I have used the 5-Star Listening Reward system every year I taught.  It came out of inspiration one day when a class was being so good I drew a star on the whiteboard for them.  They were so excited just to have a star on the board and it was so easy to do that I started to wonder…could you make a reward system out of that?

Here is how it works.

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For every time they follow my expectations, the class earns a star on the white board.  They can also lose it when they are NOT following the rules (i.e. talking when they should be working!).  I have seen entire classes fall silent and get to work as I erase their hard earned stars.  When they earn enough stars on the board, they each get to choose a treasure from the prize box at the end of class.  I usually say they have enough on Friday.  If there is a student who misbehaves consistently, I write their name down to keep track.  Then on Friday I decide whether the students on my “list” have earned their prize back.  If they have not displayed the behavior I want, the whole class each gets one but those particular students do not.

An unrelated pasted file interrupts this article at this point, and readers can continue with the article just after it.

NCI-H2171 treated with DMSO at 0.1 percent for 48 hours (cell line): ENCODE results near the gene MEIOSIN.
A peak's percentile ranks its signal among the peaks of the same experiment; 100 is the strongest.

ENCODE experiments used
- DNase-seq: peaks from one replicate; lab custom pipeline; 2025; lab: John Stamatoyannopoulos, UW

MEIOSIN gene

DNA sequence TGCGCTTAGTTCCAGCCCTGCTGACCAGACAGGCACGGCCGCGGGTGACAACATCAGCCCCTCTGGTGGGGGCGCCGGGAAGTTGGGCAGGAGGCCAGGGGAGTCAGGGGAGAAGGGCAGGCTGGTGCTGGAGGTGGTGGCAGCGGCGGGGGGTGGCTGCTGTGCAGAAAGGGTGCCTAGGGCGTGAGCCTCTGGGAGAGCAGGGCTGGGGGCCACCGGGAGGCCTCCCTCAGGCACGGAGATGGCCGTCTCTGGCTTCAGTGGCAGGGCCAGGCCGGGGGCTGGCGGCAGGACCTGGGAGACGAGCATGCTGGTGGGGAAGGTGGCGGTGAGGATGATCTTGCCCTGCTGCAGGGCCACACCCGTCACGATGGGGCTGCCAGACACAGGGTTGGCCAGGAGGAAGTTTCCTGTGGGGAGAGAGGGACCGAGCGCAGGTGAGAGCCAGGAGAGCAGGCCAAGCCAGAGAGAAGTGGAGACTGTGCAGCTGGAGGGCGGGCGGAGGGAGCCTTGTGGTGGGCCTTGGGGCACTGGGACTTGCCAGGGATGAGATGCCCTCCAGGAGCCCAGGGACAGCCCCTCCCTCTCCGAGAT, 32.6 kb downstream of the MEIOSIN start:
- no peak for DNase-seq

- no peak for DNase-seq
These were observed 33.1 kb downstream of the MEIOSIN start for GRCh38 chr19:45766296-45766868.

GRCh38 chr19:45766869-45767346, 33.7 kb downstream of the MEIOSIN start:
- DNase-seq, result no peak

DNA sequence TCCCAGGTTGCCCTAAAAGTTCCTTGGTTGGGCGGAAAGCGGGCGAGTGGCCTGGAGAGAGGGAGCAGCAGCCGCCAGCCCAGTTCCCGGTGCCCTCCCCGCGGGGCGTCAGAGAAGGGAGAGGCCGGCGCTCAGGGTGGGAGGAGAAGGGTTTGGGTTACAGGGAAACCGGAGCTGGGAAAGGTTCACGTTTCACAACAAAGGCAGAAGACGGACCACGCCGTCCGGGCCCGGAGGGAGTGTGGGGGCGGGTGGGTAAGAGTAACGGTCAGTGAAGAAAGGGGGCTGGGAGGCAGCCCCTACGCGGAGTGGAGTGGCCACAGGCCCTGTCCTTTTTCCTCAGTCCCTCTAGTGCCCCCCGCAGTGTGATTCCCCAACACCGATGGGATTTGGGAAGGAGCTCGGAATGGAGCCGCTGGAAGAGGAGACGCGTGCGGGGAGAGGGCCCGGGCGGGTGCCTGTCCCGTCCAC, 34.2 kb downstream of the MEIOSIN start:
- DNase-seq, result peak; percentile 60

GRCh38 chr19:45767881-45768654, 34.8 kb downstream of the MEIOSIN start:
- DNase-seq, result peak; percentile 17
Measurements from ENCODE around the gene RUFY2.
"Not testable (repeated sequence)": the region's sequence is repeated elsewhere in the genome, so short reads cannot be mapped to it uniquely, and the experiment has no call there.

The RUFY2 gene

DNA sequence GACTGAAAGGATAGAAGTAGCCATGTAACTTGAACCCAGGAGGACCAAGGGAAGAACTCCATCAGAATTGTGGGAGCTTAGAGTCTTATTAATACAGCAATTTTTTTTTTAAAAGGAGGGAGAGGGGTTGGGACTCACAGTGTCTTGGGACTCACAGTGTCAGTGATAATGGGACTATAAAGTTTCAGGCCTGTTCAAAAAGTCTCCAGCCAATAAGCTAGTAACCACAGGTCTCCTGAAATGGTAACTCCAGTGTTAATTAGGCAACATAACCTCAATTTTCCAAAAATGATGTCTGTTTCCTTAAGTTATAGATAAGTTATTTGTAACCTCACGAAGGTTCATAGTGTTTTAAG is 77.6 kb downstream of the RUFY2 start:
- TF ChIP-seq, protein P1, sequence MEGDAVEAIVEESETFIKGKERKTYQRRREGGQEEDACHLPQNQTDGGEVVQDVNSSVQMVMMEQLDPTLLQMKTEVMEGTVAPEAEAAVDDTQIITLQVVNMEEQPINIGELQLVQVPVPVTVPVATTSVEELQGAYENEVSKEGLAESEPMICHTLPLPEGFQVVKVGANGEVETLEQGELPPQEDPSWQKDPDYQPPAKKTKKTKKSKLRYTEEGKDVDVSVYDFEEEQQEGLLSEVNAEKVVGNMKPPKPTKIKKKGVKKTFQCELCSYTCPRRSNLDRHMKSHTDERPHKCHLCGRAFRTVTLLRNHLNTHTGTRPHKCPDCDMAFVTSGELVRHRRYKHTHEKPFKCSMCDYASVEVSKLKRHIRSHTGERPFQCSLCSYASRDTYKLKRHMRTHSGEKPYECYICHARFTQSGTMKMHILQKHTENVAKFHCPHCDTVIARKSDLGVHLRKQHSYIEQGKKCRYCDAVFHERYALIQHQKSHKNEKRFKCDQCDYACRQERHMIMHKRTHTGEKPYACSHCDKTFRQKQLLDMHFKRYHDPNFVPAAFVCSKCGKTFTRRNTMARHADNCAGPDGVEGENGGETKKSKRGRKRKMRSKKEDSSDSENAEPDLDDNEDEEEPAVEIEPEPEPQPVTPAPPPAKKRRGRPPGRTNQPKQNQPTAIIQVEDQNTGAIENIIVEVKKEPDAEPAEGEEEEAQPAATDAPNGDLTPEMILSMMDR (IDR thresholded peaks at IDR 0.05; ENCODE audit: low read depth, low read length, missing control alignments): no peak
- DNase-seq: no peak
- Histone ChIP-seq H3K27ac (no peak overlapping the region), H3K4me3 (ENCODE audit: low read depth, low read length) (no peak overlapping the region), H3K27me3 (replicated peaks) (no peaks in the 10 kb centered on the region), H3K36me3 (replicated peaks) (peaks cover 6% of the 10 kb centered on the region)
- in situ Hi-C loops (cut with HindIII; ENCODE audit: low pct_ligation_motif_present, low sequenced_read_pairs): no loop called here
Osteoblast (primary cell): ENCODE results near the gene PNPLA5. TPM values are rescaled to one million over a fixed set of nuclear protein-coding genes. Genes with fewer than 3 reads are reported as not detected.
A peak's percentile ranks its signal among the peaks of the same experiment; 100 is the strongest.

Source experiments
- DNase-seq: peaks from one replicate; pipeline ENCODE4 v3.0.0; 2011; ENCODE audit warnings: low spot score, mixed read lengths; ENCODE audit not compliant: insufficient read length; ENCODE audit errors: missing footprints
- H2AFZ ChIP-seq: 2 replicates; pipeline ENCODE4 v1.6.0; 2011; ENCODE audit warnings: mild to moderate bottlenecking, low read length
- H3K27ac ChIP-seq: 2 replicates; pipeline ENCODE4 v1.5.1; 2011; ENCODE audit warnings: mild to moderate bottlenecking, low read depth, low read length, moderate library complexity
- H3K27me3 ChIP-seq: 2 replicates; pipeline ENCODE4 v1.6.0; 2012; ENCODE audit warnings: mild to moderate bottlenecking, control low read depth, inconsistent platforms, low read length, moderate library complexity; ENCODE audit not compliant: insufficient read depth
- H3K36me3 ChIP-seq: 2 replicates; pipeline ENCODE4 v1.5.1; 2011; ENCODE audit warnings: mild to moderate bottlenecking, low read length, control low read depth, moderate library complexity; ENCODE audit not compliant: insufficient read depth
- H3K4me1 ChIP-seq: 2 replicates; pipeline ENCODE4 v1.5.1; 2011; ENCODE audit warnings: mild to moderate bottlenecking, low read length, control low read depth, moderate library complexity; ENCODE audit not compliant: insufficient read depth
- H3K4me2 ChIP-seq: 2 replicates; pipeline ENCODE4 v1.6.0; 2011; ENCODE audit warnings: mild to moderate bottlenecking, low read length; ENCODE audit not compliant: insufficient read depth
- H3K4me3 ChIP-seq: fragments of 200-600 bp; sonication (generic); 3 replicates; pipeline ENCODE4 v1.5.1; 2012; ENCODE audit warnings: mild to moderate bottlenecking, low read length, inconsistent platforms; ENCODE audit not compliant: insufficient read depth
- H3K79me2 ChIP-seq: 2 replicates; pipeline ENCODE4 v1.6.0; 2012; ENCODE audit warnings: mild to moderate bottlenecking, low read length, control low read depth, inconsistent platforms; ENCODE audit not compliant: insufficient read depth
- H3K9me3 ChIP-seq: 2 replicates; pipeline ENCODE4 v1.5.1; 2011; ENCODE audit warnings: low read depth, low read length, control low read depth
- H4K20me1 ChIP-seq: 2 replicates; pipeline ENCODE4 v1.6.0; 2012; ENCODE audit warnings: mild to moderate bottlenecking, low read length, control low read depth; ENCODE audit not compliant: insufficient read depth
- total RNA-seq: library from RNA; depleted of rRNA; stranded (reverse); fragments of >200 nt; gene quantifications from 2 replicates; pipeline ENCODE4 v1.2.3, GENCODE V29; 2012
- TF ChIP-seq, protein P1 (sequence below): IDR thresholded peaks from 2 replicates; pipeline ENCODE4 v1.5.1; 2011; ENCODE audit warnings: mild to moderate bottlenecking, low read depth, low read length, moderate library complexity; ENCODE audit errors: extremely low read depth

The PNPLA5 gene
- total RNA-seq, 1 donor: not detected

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I have had kids (who often have not much, if nothing to call their own) walk out with the happiest smiles on their faces because they earned something for doing their job in class.  I have had students walk out with tears streaming down their faces because everyone else got to choose a prize but they did not.  My heart always hurts a little…but you know what?  They were little angels the next week in class!  They learned!  Gradually, a classroom full of learning, creative, respectful students falls into place.IMG_20180907_133901

My prizes are in the form of little sticker sheets from the dollar stores that I get and cut up into each individual sticker.  Each student can choose one individual sticker.  It’s an expense, but I look at it that it’s a small price to pay to help me keep my sanity!